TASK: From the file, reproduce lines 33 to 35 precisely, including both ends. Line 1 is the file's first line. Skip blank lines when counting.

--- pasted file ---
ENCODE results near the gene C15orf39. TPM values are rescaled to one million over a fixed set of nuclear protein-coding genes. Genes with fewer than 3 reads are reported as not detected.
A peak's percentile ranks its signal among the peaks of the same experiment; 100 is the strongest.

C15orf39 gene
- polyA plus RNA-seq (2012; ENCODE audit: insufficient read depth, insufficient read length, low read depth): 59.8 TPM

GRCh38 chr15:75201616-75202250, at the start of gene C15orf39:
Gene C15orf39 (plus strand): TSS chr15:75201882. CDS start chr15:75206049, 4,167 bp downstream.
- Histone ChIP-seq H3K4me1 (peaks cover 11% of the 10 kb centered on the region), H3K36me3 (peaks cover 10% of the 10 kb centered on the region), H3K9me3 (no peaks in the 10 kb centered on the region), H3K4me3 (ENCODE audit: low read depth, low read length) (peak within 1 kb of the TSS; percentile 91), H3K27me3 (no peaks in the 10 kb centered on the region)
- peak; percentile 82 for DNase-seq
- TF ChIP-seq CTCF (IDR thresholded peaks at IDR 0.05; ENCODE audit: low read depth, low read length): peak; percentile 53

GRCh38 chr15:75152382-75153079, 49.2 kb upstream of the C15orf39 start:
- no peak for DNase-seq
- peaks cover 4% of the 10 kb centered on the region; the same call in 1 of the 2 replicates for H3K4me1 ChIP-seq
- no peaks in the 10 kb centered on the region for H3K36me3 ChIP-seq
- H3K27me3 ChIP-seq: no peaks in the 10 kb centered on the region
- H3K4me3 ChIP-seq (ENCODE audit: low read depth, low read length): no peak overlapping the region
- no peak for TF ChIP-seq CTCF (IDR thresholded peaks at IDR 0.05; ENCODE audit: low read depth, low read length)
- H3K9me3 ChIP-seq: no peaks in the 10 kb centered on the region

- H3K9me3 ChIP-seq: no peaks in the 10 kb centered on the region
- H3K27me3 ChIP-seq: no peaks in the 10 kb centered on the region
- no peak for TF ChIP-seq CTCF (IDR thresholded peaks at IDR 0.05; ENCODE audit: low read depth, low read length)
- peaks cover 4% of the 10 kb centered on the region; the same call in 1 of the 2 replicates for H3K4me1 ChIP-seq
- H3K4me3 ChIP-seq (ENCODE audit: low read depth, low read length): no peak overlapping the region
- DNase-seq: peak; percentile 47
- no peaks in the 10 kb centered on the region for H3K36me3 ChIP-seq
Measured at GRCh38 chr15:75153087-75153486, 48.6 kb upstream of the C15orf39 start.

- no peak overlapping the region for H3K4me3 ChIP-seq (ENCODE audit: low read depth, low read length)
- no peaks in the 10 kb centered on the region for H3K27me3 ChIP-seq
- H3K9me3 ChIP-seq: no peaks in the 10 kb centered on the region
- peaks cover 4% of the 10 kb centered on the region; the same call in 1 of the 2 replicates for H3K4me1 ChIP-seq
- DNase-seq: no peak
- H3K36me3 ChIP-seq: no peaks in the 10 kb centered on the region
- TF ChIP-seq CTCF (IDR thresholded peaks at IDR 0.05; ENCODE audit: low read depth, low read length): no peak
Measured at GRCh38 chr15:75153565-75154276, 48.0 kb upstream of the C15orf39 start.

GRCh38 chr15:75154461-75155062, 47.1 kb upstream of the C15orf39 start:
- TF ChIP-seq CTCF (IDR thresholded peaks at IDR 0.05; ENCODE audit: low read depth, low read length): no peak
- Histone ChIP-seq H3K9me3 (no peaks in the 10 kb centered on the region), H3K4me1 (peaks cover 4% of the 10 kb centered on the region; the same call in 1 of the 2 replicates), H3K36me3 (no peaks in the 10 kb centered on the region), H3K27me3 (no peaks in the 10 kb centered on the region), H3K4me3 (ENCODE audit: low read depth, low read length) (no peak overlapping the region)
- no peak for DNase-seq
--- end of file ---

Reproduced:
Measured at GRCh38 chr15:75153565-75154276, 48.0 kb upstream of the C15orf39 start.

GRCh38 chr15:75154461-75155062, 47.1 kb upstream of the C15orf39 start:
- TF ChIP-seq CTCF (IDR thresholded peaks at IDR 0.05; ENCODE audit: low read depth, low read length): no peak